Where is Tanzania’s President John Magufuli?

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Tuesday marks 17 days since the 61-year-old has been seen in public, and despite a clamour of rumours of ill-health, the Tanzanian authorities have yet to provide clear answers as to his whereabouts.

The mere question is now leading to arrests, as the government seeks to contain the rumours.

And analysts say the silence is telling.

“I think whatever happens … it is clearly true the regime is trying to buy time,” said Nic Cheeseman, professor of democracy at the University of Birmingham.

“And it only really makes sense that the regime is trying to buy time if the president is very ill, incapacitated, or dead.”

Magufuli last appeared in public on February 27, and the fervent Catholic has missed three Sunday services, where he would often address the congregation.

Just days before, Finance Minister Philip Mpango appeared coughing and gasping at a press conference outside a hospital, to dispel rumours he had died of Covid-19.

Fended off by prayer
Magufuli’s absence comes amid a string of high-profile deaths and illnesses attributed to “respiratory problems” or “pneumonia”.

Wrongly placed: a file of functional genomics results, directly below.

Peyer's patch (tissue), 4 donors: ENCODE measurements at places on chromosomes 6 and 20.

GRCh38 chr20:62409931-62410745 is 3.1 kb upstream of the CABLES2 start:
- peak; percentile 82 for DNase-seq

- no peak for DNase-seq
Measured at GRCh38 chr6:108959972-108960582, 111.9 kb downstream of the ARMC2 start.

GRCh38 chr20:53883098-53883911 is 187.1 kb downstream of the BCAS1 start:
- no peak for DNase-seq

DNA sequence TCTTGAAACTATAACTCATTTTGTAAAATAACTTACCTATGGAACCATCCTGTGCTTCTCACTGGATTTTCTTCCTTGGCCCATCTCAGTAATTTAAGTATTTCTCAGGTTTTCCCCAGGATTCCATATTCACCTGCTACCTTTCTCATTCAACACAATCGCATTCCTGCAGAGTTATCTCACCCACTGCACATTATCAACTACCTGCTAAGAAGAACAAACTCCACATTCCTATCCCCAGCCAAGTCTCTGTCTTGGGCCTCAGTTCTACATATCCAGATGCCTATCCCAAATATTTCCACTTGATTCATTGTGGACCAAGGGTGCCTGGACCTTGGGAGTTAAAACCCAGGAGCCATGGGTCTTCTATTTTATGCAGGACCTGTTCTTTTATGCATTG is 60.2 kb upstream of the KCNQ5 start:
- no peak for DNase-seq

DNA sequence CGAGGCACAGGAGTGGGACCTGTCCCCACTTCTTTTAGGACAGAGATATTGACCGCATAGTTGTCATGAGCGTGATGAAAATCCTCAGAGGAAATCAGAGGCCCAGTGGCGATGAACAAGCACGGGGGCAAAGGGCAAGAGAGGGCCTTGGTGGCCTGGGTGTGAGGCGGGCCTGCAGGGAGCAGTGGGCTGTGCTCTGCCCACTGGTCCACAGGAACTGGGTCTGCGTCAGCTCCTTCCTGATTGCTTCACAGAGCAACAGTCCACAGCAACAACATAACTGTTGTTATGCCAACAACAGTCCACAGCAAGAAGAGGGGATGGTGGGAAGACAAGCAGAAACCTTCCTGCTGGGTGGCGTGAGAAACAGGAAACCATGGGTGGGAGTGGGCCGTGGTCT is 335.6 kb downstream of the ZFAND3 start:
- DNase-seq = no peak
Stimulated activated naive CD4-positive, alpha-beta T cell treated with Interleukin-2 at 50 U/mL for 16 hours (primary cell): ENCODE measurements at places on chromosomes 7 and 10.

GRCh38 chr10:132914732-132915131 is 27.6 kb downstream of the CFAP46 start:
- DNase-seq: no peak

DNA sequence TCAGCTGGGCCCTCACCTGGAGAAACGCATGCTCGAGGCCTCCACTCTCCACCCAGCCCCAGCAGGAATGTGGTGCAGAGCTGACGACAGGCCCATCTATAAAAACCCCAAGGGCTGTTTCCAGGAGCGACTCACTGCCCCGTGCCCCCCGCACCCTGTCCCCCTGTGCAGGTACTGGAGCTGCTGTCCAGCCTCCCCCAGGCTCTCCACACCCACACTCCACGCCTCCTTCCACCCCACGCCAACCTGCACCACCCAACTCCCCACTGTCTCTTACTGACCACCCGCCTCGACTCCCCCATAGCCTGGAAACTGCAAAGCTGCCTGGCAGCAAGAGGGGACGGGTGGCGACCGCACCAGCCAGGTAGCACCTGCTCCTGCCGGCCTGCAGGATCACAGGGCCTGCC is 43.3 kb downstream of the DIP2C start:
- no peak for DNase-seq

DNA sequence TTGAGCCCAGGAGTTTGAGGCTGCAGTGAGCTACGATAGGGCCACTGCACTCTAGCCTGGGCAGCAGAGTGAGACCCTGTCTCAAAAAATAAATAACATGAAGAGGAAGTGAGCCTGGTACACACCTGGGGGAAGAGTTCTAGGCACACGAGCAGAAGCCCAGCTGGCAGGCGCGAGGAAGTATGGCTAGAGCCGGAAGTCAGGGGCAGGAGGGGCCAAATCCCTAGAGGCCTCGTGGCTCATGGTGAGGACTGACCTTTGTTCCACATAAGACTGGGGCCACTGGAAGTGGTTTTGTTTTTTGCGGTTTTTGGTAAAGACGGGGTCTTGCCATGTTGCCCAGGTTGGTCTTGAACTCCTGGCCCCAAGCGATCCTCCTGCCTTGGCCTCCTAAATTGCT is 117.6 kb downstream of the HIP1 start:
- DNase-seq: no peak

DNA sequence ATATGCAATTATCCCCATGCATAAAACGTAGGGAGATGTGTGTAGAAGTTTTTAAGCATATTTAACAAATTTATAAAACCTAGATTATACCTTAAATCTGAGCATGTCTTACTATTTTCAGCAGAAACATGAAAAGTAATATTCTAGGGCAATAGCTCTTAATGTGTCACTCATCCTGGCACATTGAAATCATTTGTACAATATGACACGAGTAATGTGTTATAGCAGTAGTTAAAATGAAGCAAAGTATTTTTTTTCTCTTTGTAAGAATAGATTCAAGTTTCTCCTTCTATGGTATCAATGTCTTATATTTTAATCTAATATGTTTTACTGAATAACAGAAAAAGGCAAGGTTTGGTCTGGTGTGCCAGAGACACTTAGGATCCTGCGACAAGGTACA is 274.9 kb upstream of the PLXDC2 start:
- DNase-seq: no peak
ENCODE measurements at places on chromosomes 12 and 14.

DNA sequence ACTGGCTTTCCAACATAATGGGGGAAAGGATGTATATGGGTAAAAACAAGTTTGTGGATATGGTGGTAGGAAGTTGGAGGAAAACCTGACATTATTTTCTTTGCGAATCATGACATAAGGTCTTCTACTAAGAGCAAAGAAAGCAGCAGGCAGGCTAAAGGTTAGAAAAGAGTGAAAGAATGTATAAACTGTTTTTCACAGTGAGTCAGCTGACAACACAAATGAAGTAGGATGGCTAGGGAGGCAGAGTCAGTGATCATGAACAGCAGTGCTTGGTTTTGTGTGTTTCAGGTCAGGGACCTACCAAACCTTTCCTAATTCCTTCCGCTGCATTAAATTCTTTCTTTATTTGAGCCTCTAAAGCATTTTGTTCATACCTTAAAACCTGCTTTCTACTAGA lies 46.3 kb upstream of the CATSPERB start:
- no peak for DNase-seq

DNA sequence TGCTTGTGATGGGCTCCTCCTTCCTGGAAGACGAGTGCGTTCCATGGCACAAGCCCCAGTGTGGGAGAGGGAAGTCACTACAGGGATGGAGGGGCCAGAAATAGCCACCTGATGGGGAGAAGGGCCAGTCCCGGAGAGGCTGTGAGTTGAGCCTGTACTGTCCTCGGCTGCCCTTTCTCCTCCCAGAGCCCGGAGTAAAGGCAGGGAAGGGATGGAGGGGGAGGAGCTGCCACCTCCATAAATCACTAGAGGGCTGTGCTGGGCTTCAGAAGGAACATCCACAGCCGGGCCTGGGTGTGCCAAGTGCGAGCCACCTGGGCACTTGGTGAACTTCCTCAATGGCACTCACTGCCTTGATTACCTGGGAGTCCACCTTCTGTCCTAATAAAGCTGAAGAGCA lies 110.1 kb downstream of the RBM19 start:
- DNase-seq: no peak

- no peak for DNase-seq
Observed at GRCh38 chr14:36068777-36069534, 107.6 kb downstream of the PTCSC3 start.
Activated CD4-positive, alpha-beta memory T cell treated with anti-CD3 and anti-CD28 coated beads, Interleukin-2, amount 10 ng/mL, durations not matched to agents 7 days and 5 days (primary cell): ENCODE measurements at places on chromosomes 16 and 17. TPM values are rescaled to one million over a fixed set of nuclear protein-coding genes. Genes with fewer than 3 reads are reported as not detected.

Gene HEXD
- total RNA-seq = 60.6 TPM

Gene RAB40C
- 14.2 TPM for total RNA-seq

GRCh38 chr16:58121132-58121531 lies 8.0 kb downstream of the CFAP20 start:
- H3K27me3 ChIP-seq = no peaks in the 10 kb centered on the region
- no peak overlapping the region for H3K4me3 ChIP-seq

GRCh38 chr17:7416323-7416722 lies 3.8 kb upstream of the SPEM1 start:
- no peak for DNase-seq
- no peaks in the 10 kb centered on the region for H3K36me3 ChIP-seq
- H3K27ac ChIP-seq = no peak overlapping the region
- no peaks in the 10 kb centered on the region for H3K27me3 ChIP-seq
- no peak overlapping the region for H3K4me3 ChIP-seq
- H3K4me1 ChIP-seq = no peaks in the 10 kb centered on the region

Magufuli had for months insisted the virus no longer existed in Tanzania, and had been fended off by prayer. He refused to wear a face-mask or take lockdown measures.

The country stopped releasing case data in April 2020.

But a week before he was last seen, Magufuli conceded the virus was still circulating, after the vice-president of semi-autonomous Zanzibar was revealed to have died of Covid-19.

Last Tuesday, main opposition leader Tundu Lissu, exiled in Belgium, and others began questioning Magufuli’s absence, citing sources that he was gravely ill from Covid-19, exacerbated by underlying health conditions.

‘Tell the truth!’
On Monday, Lissu said on Twitter that his intelligence sources “say he’s on life support with COVID and paralyzed on one side and from the waist down after a stroke. Tell the people the truth!”

Among the theories in circulation is that Magufuli is severely ill in a hospital in Kenya or India, while another suggests he never left Tanzania at all.

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Kenyan media have reported the presence of “an African leader” in a Nairobi hospital in clear reference to Magufuli, although government officials deny he is present.

India’s foreign ministry did not respond to requests for comment.

Cheeseman said it was “remarkable” that the government has kept Magufuli’s whereabouts under wraps “in the modern world of the internet and citizen reporting and social media”.

“But Tanzania isn’t living in that modern world. The… level of media censorship means Tanzania is not in that context.”

The Tanzanian government has said very little, other than to threaten those spreading rumours with jail time.